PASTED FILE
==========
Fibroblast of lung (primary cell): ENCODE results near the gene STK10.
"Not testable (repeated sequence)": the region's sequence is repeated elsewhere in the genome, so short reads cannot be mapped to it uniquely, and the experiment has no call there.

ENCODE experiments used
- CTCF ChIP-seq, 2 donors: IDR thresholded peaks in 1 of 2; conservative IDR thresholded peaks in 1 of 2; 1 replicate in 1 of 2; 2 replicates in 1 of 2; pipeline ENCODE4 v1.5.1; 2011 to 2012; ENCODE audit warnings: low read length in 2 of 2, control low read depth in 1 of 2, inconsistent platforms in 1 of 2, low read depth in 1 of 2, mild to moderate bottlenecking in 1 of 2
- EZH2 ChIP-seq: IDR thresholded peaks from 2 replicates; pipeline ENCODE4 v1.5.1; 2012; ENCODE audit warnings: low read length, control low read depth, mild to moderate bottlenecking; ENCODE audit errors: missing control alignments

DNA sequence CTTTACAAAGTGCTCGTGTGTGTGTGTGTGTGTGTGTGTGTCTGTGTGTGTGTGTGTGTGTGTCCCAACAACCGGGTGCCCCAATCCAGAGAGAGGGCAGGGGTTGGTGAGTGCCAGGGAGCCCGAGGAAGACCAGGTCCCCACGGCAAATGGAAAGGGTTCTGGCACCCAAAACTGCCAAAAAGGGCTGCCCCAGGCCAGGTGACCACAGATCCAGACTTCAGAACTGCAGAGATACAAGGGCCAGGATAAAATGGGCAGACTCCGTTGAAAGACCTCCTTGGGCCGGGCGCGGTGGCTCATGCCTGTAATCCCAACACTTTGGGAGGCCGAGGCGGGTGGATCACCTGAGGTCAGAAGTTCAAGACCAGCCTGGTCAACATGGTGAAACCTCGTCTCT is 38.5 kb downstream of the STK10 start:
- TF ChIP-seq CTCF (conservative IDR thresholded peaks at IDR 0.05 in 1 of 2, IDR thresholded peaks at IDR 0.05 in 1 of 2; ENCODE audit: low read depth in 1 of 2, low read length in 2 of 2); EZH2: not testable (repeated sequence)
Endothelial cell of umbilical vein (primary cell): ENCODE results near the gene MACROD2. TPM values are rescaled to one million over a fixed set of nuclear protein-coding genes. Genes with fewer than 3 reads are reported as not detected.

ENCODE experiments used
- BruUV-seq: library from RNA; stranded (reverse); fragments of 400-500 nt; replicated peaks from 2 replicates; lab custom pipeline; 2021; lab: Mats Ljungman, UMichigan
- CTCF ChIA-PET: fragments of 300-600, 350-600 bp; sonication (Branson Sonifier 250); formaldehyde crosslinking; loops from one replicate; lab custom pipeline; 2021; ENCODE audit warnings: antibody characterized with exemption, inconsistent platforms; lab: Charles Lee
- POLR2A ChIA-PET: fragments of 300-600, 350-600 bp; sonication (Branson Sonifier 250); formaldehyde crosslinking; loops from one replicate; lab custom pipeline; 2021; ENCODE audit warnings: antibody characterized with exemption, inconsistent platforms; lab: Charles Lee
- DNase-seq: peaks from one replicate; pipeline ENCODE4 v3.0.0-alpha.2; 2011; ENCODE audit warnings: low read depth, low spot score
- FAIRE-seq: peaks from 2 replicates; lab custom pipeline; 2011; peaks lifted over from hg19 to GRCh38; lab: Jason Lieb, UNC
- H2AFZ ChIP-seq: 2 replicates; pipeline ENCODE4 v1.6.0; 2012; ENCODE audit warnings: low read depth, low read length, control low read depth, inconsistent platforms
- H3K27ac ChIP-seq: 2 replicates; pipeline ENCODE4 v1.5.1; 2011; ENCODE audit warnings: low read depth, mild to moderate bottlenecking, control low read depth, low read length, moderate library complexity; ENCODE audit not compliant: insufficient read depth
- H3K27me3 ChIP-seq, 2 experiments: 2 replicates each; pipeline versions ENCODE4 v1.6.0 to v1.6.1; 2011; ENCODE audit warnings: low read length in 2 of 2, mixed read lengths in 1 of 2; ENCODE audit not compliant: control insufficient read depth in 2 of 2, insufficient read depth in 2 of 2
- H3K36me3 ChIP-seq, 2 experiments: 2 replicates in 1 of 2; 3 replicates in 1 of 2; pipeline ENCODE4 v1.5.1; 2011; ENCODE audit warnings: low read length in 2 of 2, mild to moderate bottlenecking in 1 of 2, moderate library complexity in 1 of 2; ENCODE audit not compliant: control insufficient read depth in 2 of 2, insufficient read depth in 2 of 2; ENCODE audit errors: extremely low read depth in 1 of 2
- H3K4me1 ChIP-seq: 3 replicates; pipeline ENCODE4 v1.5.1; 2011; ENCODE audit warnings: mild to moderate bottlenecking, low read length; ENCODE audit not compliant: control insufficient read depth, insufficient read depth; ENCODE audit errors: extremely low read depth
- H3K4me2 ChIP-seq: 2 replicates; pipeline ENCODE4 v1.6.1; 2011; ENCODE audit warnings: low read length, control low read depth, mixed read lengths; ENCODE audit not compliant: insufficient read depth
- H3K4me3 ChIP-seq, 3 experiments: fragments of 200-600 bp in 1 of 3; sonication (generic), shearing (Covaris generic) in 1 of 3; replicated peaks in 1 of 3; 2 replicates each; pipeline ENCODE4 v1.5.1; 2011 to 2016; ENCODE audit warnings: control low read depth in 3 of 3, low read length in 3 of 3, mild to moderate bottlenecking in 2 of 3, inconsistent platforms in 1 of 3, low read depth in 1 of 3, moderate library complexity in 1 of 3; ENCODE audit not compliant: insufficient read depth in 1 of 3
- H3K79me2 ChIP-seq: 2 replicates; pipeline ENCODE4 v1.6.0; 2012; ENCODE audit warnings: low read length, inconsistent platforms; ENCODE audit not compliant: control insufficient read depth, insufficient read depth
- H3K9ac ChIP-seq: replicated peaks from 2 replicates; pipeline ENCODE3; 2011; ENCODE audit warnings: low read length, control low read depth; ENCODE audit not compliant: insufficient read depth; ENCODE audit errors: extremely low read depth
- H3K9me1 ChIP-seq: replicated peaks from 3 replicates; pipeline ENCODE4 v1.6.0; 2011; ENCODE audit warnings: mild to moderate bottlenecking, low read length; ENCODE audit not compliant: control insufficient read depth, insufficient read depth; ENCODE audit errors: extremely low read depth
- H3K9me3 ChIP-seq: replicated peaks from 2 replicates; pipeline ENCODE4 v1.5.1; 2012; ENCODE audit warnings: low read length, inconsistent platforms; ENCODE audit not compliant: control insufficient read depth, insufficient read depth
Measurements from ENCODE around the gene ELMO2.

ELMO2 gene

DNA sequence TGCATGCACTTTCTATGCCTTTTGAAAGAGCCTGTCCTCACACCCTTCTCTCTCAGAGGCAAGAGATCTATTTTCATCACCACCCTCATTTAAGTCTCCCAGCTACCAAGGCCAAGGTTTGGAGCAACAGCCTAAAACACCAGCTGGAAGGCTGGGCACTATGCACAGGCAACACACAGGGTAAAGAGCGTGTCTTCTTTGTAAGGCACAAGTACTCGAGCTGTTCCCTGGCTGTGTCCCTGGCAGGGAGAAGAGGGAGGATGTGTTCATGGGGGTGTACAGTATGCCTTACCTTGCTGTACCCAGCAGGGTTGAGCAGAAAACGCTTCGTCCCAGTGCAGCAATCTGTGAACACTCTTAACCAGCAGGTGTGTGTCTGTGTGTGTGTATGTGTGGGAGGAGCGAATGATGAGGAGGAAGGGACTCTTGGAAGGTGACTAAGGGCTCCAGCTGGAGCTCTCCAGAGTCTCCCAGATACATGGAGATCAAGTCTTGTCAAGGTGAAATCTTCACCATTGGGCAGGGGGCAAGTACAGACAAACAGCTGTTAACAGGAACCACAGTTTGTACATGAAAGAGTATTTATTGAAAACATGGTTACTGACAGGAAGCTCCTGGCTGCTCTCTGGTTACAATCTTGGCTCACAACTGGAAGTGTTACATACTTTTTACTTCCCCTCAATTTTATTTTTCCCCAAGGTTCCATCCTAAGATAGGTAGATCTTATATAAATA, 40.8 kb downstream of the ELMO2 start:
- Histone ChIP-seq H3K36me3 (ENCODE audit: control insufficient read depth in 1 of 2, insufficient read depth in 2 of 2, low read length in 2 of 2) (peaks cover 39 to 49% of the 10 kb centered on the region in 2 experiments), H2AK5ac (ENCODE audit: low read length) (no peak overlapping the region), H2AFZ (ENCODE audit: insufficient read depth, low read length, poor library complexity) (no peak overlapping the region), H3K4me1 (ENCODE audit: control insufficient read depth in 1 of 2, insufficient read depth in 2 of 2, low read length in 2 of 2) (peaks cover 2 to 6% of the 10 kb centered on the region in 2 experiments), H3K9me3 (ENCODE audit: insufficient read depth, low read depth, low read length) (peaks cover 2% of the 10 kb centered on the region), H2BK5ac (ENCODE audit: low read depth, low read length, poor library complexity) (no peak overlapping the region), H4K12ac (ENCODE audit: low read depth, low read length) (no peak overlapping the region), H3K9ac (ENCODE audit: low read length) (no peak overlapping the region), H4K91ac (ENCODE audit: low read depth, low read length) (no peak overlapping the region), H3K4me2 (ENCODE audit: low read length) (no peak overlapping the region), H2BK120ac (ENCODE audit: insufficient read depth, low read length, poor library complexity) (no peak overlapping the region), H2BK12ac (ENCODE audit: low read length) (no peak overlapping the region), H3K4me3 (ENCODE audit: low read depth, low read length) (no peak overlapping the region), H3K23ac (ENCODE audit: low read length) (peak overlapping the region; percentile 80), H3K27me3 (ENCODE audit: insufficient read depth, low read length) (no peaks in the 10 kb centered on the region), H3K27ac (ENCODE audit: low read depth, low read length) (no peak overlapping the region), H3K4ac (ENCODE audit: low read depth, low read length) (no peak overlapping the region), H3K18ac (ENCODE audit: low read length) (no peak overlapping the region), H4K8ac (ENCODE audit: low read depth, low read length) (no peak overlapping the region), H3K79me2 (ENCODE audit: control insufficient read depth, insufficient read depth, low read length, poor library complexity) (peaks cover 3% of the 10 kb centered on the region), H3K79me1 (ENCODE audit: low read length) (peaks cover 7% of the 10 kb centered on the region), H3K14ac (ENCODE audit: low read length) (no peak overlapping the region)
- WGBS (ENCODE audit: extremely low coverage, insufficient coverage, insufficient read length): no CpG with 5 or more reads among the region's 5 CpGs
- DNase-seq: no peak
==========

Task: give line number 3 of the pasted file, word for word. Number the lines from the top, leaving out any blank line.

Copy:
ENCODE experiments used